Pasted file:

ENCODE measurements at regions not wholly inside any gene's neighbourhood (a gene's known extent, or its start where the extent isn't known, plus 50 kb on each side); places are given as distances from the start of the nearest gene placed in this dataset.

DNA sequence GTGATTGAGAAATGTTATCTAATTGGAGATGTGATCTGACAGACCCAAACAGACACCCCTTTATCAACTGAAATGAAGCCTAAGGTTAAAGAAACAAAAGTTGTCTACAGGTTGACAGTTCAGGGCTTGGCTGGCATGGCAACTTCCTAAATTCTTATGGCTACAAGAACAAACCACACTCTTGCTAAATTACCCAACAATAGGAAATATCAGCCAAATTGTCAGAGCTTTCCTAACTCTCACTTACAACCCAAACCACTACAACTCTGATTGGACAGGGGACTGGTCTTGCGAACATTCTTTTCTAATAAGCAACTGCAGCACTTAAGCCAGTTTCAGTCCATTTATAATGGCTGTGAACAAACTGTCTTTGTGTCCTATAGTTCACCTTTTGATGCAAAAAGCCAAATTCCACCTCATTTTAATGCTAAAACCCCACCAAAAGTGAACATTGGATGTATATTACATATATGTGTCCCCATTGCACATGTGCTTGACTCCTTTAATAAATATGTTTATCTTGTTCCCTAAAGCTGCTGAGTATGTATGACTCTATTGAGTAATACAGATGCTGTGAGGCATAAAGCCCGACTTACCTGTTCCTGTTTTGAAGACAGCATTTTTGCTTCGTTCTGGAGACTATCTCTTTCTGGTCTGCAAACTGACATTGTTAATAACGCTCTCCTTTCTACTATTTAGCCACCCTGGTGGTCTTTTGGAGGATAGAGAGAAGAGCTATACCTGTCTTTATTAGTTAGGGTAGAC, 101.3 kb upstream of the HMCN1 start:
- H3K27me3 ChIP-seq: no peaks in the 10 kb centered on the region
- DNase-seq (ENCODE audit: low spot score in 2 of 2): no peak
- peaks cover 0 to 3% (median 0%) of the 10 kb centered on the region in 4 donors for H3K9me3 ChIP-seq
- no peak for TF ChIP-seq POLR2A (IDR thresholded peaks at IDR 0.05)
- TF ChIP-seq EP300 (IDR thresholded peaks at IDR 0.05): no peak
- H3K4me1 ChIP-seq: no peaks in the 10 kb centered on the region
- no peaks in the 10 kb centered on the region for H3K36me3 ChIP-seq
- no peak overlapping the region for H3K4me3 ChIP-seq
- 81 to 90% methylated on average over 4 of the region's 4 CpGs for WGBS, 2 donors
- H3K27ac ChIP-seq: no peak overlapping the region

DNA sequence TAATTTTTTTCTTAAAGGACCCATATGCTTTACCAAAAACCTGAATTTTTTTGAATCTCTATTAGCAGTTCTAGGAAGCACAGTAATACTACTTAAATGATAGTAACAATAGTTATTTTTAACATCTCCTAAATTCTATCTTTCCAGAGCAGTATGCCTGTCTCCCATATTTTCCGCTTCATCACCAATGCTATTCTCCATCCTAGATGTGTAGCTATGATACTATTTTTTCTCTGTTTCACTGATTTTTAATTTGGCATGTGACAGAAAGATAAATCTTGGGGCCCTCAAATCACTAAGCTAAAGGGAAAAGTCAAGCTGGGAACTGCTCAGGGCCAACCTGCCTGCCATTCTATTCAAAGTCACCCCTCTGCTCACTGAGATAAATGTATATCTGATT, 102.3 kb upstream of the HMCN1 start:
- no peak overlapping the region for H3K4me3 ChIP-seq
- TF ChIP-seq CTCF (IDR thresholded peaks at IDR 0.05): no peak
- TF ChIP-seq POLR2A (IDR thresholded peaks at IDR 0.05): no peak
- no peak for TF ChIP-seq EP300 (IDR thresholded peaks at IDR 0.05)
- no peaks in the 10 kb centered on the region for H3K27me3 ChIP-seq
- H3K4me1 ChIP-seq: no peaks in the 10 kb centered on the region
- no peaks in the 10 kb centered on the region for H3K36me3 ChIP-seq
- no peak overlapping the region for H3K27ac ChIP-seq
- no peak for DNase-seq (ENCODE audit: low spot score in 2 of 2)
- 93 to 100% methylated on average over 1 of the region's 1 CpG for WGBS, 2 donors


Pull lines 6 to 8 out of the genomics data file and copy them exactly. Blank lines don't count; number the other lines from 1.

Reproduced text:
- no peak for TF ChIP-seq POLR2A (IDR thresholded peaks at IDR 0.05)
- TF ChIP-seq EP300 (IDR thresholded peaks at IDR 0.05): no peak
- H3K4me1 ChIP-seq: no peaks in the 10 kb centered on the region